Low-Post Play Critical For Toronto Raptors

By Ty O'Keefe
AUBURN HILLS, MI - APRIL 22: Ben Uzoh #18 of the Toronto Raptors speaks with head coach Dwane Casey while playing against the Detroit Pistons on April 22, 2012 at The Palace of Auburn Hills in Auburn Hills, Michigan. NOTE TO USER: User expressly acknowledges and agrees that, by downloading and/or using this photograph, user is consenting to the terms and conditions of the Getty Images License Agreement.  Mandatory Copyright Notice: Copyright 2012 NBAE (Photo by J. Dennis/Einstein/NBAE via Getty Images)
J. Dennis/Einstein/NBAE via Getty Images

A week after Toronto Raptors‘ head coach Dwane Casey called for his team to focus on fundamentals and playing better defence, the Atlantic Division leaders responded on Wednesday night by employing a gritty, all-around effort in an important win over the struggling Detroit Pistons.

More importantly, Toronto’s performance in the post was critical during the victory, and the big men will need to continue producing down the stretch if the Raptors are going to compete with the best that the conference has to offer.

Heading into its current three-game homestand, Toronto knew that forwards Amir Johnson, Jonas Valanciunas, Tyler Hansbrough and Chuck Hayes would be tested by the formidable post-play of Detroit, the Memphis Grizzlies and Phoenix Suns this week.

But against one of the league’s toughest low post tandems in Andre Drummond and Greg Monroe on Wednesday, the Raptors out-rebounded Detroit 54-39. In the win, Valanciunas led with 13 boards, while Johnson finished with nine and Hayes grabbed eight.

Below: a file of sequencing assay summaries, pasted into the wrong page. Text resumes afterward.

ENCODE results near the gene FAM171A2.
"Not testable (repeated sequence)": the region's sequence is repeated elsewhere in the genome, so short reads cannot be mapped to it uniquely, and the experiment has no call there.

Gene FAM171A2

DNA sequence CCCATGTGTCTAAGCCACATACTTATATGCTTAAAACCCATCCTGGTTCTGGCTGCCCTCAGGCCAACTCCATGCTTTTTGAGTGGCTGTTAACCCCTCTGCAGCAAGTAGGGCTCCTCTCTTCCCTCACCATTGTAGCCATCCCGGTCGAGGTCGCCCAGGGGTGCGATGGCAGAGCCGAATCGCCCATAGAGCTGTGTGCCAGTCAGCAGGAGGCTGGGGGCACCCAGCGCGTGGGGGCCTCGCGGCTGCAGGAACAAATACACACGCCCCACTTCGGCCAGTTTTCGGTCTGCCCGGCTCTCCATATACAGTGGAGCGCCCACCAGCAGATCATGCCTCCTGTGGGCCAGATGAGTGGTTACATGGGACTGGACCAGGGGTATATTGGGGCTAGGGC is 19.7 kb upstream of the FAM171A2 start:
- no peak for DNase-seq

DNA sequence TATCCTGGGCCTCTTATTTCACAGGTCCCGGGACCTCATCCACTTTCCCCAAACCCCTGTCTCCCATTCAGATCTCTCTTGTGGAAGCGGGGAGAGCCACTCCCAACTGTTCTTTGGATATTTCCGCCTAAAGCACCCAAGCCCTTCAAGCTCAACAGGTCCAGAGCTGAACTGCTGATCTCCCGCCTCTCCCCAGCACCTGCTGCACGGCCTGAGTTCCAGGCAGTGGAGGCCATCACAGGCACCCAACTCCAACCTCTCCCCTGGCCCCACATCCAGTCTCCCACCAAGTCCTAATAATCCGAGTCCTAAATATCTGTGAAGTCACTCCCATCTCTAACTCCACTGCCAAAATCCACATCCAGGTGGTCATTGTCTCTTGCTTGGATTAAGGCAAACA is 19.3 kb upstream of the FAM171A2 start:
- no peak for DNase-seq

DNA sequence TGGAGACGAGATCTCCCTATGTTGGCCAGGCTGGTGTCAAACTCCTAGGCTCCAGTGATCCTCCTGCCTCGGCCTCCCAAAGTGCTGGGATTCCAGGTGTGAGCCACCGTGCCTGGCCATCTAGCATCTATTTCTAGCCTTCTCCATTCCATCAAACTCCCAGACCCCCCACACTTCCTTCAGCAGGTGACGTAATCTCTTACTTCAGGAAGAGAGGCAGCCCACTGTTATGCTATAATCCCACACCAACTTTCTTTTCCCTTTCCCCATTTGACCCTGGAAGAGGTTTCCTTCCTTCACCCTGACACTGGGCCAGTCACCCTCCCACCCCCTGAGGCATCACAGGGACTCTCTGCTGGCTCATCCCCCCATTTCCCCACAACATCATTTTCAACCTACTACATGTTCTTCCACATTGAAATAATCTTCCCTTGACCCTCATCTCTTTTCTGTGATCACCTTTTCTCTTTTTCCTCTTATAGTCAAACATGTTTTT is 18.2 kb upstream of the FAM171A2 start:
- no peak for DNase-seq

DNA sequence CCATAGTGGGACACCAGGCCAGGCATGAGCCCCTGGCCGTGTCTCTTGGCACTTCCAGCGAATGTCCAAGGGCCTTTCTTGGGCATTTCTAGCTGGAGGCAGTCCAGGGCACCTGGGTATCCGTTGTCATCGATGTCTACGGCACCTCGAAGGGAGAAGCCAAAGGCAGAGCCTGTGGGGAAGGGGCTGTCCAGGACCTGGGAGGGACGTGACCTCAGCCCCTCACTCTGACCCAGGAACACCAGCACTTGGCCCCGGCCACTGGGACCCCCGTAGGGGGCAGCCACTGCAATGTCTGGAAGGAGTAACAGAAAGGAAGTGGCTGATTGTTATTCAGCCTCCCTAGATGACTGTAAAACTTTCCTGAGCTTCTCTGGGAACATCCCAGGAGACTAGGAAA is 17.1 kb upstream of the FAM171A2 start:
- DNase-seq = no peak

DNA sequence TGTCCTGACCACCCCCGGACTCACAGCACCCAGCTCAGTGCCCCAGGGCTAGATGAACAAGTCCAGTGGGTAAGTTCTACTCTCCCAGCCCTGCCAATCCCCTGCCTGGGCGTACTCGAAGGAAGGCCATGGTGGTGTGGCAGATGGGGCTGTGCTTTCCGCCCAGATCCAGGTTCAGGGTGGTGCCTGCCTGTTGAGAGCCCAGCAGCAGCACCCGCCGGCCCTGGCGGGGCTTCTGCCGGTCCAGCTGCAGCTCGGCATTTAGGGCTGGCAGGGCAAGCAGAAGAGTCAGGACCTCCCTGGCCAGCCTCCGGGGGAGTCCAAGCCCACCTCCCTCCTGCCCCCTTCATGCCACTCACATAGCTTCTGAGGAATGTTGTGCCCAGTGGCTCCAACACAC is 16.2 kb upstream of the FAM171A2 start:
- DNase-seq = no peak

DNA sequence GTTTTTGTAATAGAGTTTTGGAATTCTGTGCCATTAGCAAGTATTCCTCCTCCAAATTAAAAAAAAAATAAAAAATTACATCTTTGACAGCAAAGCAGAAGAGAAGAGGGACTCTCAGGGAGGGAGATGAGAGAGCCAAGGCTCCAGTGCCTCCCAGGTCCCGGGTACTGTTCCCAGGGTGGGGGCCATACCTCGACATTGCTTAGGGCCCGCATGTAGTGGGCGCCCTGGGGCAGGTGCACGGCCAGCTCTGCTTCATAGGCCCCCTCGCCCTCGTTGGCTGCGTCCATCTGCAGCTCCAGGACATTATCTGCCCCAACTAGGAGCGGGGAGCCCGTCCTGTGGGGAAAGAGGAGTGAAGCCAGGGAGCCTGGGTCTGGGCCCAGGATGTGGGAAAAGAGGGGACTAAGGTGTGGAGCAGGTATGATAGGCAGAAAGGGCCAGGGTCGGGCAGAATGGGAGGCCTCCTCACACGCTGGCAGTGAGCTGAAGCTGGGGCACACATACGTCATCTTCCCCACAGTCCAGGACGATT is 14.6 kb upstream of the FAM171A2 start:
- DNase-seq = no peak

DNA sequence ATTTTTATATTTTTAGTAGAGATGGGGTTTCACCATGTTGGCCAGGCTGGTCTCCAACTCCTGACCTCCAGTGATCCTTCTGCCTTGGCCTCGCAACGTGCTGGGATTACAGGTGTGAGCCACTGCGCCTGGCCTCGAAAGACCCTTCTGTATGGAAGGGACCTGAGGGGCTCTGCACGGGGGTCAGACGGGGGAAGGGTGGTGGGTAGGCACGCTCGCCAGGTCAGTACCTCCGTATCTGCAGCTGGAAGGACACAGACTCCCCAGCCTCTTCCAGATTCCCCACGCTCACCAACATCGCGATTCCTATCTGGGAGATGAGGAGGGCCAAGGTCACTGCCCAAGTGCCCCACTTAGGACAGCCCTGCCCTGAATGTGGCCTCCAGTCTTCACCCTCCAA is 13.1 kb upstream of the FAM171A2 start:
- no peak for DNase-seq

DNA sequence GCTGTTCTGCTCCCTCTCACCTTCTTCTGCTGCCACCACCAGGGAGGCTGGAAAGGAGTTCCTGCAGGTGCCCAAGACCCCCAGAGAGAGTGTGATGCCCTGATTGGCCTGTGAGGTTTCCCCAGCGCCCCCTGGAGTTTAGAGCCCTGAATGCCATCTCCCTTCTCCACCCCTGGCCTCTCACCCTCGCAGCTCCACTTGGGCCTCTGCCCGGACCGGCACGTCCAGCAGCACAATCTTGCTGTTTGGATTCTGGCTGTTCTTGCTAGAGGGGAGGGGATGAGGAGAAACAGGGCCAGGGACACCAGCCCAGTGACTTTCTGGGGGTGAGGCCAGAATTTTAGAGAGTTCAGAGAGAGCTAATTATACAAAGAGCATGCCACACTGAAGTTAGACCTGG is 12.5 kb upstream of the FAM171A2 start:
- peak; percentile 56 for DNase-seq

Next up will be a visit from Marc Gasol, Zach Randolph and the Grizzlies on Friday, which will then be followed with a game on Sunday against the Suns, who could give the Raptors plenty of headaches in the low post with forwards Miles Plumlee, P.J. Tucker and both Markieff and Marcus Morris.

For the Raptors’ resident rebounders, especially Valanciunas, the next two games will offer another valuable opportunity to learn that when facing some of the NBA‘s best big-men, anything short of an all-out war will result in a painfully long night.

As a rookie last season, the Lithuanian averaged 8.9 PPG with 6.0 RPG, and at the time was understood to be a work in progress. But while the former first-round pick began the 2013-14 campaign with a ton of promise and has improved his rebounding totals, Valanciunas has barely increased his offensive output and has been wildly inconsistent as a scoring option.

At the moment, the Raptors are entering seriously uncharted territory as the current leader of a divisional playoff race that’s intensifying by the day. With each game now potentially more meaningful than the last, basics such as boxing out and offering help on defence in the post can be the difference between a win or a loss.

However, the responsibility won’t completely land on the shoulders of Valanciunas. The additions of Hansbrough, Patterson and Hayes have helped to form a respectable unit that’s most often led by Johnson. Now in his fifth year as a Raptor, Johnson has been a key low-post presence for Toronto during the past few years, and also owns valuable playoff experience earned during his time as a member of the Pistons.

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